“Fast-casual is working. That makes sense to me. It’s not the style I embrace. It certainly is the style that is more well received,” says Stuart Reiter, chef and co-owner of True Bistro in Somerville. Opened in 2010, it is perhaps the most upscale vegan restaurant in the area. “I think overall there is a decrease in the population that wants to get dressed up and go eat dinner and have a glass of wine with white linens. It’s a style of eating and a structure and price point and time commitment that I think is a little on the wane at the moment.”
Reiter, who got his start cooking at groundbreaking vegetarian and vegan restaurants Greens and Millennium in California, sees more acceptance of plant-based dining. “A term I don’t love but it’s useful, the ‘flexitarian’ population is the one that’s really growing at the moment. Increasingly, I meet people coming to this diet more for environmental concerns who are not adamant about adhering to a vegan diet. There are so many excellent restaurants — Forage, Sarma — that can accommodate the diet,” he says. According to Kostyo of Datassential, 24 percent of consumers identify as flexitarians, those who exclude meat from their diet to some extent. It’s even the subject of a new documentary, “Meat Me Halfway,” out July 20.
At Coppa, it is a point of pride for chef Jamie Bissonnette that a vegan can come into a restaurant named for a kind of ham and eat as well as anyone. “I think the fine dining hurdle would be harder,” says Bissonnette, a former vegan himself. “Vegan and plant-based cooking, that would be enticing and people would want to try it. But if it’s expensive and fancy, I think people would maybe be turned off. One thing I’ve heard a lot of chefs saying about Eleven Madison, one of the best restaurants in the world, is how do you rationalize a menu with no expensive proteins? I don’t know if I necessarily agree with that, but I hear that gripe.”
Mary Dumont, the chef behind the forthcoming PlantPub, has worked her whole career in fine dining, at places like Harvest and Cultivar. This project represents an alignment with her personal values and diet. Also, not everyone can afford to eat at upscale restaurants. “There is an exclusive factor to fine dining, and I want people to be able to eat better for themselves and the planet. [I want to] be able to be more approachable and accessible to more people at a price point more people can afford,” she says. “To me, right now in this moment, that’s how you move the needle on climate change and get people to be more comfortable with plant-based eating. Meanwhile, I think what [Eleven Madison Park’s Humm] is doing is really wonderful. It’s huge. He has an enormous name. I think it’s really meaningful. You’re 100 percent going to have people say ‘I’m not paying $335 for a carrot,’ but you really should if you can afford that, because those vegetables cost money, those farms cost money.”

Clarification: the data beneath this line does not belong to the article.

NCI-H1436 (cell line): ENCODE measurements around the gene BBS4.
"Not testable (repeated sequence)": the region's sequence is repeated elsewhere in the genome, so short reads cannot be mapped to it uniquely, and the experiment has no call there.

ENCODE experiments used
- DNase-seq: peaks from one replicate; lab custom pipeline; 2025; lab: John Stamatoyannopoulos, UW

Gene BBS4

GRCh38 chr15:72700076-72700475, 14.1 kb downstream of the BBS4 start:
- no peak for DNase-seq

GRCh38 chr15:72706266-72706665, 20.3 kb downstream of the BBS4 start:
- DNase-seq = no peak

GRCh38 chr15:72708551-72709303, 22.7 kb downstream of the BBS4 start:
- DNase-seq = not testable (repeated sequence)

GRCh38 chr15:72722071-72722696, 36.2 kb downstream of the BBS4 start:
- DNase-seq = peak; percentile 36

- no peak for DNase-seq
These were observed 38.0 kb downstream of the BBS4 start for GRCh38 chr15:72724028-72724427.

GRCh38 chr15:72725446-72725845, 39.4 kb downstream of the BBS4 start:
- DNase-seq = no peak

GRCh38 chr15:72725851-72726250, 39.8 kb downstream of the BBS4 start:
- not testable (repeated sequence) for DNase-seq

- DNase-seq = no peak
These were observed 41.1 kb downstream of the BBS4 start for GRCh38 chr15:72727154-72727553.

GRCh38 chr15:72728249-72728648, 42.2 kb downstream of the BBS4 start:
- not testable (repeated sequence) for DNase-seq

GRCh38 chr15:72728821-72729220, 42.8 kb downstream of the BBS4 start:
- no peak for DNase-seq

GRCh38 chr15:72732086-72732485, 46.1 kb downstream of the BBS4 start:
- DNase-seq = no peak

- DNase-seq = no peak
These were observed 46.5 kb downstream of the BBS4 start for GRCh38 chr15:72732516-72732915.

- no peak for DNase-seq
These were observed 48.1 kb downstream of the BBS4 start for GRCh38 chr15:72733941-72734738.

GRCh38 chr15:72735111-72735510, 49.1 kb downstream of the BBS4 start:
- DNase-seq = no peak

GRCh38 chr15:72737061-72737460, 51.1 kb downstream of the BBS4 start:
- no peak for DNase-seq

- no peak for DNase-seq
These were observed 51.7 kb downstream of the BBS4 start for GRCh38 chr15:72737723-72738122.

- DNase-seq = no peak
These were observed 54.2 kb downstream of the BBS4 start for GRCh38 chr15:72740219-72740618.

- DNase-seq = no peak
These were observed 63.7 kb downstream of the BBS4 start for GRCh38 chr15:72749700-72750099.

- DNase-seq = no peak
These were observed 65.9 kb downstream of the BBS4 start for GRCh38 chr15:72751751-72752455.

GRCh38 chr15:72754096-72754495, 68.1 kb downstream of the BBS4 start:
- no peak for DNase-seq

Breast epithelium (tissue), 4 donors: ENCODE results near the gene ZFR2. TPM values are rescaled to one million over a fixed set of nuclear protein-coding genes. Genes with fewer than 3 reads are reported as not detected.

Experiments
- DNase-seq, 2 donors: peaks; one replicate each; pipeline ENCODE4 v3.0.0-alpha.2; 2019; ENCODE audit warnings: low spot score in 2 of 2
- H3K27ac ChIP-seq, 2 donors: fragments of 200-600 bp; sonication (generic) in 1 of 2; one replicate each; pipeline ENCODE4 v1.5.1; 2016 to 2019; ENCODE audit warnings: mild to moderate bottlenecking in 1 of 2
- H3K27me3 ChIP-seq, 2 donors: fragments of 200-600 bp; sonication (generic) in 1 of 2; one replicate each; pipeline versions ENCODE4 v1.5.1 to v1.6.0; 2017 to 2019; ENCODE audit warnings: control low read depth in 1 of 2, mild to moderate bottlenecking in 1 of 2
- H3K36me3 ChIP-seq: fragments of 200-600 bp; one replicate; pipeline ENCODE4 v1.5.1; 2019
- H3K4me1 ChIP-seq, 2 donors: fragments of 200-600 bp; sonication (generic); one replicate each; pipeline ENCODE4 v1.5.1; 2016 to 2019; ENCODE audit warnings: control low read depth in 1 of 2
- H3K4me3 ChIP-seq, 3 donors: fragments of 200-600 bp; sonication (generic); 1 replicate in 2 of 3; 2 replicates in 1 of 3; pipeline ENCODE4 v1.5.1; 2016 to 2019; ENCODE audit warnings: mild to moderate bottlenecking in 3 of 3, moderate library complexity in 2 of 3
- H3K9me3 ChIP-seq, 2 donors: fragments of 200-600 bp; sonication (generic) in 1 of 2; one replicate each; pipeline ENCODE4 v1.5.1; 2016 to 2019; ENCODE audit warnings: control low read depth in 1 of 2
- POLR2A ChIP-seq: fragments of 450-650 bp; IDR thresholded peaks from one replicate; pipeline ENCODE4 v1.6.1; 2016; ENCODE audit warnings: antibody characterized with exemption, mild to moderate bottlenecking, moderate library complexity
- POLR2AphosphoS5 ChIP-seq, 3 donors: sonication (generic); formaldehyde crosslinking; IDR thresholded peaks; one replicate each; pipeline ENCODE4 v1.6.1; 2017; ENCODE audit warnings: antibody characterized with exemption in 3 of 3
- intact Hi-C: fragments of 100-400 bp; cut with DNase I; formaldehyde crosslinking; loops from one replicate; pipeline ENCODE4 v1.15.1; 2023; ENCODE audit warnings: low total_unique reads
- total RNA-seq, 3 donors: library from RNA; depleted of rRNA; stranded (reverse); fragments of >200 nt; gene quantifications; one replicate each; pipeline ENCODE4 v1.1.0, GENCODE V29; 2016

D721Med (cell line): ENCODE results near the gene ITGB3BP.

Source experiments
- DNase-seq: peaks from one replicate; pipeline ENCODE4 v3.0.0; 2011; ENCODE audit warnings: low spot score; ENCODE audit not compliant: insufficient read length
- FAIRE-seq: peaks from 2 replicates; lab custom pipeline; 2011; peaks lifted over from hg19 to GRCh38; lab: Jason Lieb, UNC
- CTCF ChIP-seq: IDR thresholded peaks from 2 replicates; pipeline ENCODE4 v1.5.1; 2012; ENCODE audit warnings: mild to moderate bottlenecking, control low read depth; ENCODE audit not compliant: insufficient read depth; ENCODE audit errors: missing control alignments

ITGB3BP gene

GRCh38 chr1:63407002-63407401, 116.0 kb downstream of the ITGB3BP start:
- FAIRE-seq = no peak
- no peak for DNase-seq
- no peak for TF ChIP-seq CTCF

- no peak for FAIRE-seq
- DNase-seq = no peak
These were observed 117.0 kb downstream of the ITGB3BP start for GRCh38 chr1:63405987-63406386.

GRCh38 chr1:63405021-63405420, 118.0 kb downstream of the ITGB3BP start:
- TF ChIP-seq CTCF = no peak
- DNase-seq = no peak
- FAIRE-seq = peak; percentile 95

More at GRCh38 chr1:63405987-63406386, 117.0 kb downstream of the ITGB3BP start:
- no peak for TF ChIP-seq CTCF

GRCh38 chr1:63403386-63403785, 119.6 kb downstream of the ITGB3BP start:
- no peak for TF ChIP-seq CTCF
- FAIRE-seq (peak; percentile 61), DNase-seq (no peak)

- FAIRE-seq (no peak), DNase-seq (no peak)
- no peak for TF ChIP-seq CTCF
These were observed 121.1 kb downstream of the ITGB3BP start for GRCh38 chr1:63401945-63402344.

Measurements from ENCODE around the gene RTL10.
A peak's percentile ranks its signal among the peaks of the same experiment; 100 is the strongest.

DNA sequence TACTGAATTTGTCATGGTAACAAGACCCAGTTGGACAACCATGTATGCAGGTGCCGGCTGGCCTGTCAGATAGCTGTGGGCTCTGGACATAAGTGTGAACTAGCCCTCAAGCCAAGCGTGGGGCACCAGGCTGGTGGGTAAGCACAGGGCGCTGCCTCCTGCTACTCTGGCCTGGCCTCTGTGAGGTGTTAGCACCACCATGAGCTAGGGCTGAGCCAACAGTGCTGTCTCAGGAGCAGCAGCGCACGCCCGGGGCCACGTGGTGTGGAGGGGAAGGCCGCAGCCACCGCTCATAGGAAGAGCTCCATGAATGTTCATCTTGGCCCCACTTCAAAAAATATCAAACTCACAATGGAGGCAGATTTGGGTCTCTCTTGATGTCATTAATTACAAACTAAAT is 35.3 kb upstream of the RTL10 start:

And it’s that name, that reputation, that may be most important when it comes to Eleven Madison Park’s plant-based statement. In and of itself, the shift may not affect the environment very much at all. But the modeling, the example setting, and the normalizing, even glamorizing, of reducing meat consumption have the potential to shift attitudes across the dining spectrum. Reservations for the month of August became available July 1 at 9 a.m. They were gone within minutes.
“In five years, six years, when there’s this amazing all-vegetable tasting menu or a restaurant that has no meat, we’ll look back and say ‘How’d you get this idea?’ They may not say Eleven Madison Park, but hindsight is a weird one,” says Williams of Mida. “This is an incredible moment that when you’re in it, you don’t realize the significance. They did it because it felt right, because it was necessary, because somebody had to do it.”